April is Financial Literacy Month and CNBC is featuring advice from our contributors and frequent guests. Here's how they think about financial literacy and its impact on their lives and future generations of American consumers, savers and investors.
Tampa Bay Buccaneers Super Bowl champion and investor Ndamukong Suh is successful on and off the field. The former All-American lineman has invested in over 30 companies, including Oura Ring, and he is a firm believer that financial literacy is the foundation for financial knowledge and thinks it should be taught in schools.
"Financial literacy definitely needs to be in the school system. I wish I had it when I was growing up. It's important for our youth to learn that at an early age because it becomes very prevalent in their life ... whether it's renting a car, leasing a car, buying a car, looking for your first home or looking for your first apartment and understanding your credit as a part of those different decisions. If you don't have that basic foundation and that knowledge, you're not going to be able to succeed in life."
Currently, there are no federal guidelines for personal finance education in schools, which means it's up to individual states to set their own rules. There are 23 states that mandate a personal finance course for students, according to the 2022 Survey of the States from the Council for Economic Education.
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Being financially literate is empowering because it allows people to make informed decisions when deciding how to use their hard-earned money, says Marc Morial, the former mayor of New Orleans and National Urban League President and CEO. But he prefers to use the term "financial empowerment."
"Here at the National Urban League, we prefer the term financial empowerment to the term financial literacy because most Americans, they do understand and know about money, and they do have a basic understanding of the financial system. They are not empowered fully to confront the complexities. So, we like to talk about the goal. And the goal is for people to be financially empowered."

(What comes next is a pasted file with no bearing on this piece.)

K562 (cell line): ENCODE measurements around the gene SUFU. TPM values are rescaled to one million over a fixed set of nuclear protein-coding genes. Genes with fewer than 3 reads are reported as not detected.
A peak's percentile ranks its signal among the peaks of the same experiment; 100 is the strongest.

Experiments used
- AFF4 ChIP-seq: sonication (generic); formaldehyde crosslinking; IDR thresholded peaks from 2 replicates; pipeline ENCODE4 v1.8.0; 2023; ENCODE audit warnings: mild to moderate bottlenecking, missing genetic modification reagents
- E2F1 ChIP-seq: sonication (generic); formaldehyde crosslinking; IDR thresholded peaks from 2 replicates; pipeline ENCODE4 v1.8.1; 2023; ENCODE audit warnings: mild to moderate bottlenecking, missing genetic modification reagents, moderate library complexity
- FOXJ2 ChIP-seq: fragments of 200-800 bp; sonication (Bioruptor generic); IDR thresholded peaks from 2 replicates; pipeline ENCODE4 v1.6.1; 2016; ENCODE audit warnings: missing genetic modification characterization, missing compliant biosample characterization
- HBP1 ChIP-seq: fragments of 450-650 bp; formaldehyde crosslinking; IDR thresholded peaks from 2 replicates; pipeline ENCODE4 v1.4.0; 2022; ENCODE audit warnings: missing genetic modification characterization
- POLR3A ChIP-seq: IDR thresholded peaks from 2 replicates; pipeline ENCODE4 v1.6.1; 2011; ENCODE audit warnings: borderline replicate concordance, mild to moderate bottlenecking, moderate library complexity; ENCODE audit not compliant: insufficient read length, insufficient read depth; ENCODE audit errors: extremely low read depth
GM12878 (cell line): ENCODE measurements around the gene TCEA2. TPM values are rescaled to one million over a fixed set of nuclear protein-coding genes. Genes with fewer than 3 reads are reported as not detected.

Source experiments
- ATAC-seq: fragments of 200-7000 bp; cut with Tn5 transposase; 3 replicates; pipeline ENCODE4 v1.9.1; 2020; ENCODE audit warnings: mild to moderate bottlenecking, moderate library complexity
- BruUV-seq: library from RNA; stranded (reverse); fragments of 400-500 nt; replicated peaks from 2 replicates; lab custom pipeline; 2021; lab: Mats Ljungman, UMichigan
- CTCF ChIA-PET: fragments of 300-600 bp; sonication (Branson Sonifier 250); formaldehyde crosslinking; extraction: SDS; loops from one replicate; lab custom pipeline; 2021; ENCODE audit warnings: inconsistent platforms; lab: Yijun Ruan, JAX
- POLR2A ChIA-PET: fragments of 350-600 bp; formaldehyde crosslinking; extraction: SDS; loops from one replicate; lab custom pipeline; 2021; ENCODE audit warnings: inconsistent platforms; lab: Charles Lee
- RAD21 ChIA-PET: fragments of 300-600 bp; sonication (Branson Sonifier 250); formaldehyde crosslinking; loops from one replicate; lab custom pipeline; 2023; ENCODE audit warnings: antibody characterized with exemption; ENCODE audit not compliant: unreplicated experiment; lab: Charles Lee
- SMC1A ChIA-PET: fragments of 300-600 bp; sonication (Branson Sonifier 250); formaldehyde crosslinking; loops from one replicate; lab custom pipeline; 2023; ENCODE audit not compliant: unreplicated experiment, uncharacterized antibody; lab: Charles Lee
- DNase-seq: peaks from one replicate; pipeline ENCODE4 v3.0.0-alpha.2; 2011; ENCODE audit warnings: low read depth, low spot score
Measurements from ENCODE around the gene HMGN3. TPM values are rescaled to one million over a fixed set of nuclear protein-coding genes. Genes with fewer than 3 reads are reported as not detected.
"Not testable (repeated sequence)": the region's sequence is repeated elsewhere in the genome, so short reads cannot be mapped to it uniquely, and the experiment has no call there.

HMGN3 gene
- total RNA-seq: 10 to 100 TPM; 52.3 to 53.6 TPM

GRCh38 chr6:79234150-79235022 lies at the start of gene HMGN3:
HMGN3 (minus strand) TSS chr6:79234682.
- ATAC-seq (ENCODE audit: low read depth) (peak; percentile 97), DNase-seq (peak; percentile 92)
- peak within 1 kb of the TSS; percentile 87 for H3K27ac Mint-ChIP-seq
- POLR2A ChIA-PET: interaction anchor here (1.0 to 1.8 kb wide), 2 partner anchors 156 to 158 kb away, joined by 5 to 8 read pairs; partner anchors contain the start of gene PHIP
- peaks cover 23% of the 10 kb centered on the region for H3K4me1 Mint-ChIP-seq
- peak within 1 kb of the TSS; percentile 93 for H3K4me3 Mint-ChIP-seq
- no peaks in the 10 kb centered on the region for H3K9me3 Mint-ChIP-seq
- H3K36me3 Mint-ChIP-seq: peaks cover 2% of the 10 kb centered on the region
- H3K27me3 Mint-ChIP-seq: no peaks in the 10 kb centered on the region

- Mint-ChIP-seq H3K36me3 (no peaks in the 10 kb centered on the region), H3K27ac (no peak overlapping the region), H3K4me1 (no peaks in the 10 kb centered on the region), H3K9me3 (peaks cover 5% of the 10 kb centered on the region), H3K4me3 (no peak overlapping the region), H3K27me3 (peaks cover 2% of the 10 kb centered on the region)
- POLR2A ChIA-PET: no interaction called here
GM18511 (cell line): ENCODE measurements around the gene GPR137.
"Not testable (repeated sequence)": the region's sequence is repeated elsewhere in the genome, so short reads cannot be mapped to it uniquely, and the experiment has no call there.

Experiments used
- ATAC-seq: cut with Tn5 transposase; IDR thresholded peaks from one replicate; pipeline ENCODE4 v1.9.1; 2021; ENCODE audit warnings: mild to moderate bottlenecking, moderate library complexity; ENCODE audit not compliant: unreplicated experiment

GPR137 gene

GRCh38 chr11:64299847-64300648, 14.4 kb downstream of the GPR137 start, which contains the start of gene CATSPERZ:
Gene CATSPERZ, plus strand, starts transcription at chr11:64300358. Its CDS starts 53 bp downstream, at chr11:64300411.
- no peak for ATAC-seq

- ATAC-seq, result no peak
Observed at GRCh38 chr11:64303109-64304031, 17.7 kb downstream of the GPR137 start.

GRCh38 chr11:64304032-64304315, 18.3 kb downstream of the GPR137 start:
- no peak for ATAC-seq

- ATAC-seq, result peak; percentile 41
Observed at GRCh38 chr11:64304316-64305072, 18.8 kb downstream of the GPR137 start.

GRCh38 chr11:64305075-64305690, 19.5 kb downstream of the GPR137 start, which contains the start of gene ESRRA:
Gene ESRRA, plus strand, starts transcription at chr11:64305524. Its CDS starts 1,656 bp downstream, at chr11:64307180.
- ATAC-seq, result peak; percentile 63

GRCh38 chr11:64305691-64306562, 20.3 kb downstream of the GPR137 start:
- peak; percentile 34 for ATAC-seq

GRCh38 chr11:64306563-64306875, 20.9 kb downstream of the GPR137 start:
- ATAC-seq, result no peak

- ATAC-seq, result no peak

CNBC contributor Josh Brown spends a lot of his time talking about money on CNBC. For Brown, being financially literate means freedom.
"The freedom to choose how we want to live our lives, what we want to spend our money on, how we want to prioritize enjoying today, versus being prepared for tomorrow. The more you understand about how banks work, how credit works, how long-term investing works, the difference between trading and investing money in general, the more freedom you'll end up with. That's why it's so important that people take this seriously."
CNBC contributor Karen Finerman believes that financial literacy is important because it improves the overall economy.
"Financial literacy is so important to the overall U.S. economy and development because we're all players in that economy. And if we don't even speak the language, then how can we help develop that economy and develop ourselves and our own role in it?"
Jack Kosakowski is on a mission to increase financial education among young people. As the president and CEO of Junior Achievement USA, he helps young people across the country gain the knowledge they need to manage their finances.
"At Junior Achievement, we believe that all schools should be teaching young people about money and savings at very early ages, and it builds up. Like most other subjects students take in school, you don't all of a sudden advance to a master class without having the underpinnings of knowledge. We feel strongly that young people need to be exposed at a very early age about managing money and all the things that go into budgeting and finance."
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